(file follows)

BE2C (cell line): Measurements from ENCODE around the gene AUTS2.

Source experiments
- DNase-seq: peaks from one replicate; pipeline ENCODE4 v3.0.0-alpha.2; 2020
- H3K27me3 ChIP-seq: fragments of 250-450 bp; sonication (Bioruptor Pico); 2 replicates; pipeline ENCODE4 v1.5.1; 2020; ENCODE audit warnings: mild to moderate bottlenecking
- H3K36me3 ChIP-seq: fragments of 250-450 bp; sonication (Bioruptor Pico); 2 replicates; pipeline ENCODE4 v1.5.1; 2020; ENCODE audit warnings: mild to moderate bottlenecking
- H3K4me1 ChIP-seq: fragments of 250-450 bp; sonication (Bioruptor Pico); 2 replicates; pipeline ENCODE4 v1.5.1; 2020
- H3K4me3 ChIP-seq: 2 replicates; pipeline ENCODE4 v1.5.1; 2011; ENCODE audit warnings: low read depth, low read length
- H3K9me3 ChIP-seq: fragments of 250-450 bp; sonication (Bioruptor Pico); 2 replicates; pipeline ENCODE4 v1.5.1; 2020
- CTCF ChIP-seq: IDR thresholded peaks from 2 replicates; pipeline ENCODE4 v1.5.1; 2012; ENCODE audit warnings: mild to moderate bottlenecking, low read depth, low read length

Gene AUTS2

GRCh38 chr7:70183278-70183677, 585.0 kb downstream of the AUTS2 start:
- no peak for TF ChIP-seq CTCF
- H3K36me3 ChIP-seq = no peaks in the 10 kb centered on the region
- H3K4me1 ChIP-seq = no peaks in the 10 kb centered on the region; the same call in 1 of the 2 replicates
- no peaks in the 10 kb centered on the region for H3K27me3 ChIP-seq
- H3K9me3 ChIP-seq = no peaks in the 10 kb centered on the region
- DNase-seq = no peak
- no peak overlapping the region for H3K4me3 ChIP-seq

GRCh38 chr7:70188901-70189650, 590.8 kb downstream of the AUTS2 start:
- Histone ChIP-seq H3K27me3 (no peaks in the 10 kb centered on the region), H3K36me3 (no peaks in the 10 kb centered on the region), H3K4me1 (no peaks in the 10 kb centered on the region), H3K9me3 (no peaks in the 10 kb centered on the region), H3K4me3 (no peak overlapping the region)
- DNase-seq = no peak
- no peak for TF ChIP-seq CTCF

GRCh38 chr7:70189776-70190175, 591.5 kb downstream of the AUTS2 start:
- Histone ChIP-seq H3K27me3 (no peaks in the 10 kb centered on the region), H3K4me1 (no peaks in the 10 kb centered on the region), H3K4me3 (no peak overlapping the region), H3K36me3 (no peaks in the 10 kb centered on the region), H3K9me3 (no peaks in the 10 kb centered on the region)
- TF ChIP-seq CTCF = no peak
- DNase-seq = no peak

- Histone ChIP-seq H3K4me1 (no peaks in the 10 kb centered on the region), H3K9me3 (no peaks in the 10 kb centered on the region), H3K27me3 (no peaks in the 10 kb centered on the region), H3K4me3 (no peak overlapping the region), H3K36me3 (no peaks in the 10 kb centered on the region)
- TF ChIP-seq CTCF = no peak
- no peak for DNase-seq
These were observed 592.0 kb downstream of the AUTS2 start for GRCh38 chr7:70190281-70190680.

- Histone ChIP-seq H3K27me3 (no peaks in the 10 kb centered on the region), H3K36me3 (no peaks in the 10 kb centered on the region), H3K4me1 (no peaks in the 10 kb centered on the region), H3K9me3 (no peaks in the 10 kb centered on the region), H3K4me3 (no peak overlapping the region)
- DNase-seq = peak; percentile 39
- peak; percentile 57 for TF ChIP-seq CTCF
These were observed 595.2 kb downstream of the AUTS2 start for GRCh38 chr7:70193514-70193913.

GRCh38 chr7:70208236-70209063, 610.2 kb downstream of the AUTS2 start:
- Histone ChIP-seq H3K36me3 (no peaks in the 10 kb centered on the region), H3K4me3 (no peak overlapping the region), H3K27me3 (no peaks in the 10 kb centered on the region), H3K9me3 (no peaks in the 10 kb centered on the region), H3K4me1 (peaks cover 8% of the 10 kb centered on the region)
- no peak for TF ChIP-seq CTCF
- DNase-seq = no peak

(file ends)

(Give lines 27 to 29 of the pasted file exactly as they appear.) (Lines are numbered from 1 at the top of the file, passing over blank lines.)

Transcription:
- Histone ChIP-seq H3K4me1 (no peaks in the 10 kb centered on the region), H3K9me3 (no peaks in the 10 kb centered on the region), H3K27me3 (no peaks in the 10 kb centered on the region), H3K4me3 (no peak overlapping the region), H3K36me3 (no peaks in the 10 kb centered on the region)
- TF ChIP-seq CTCF = no peak
- no peak for DNase-seq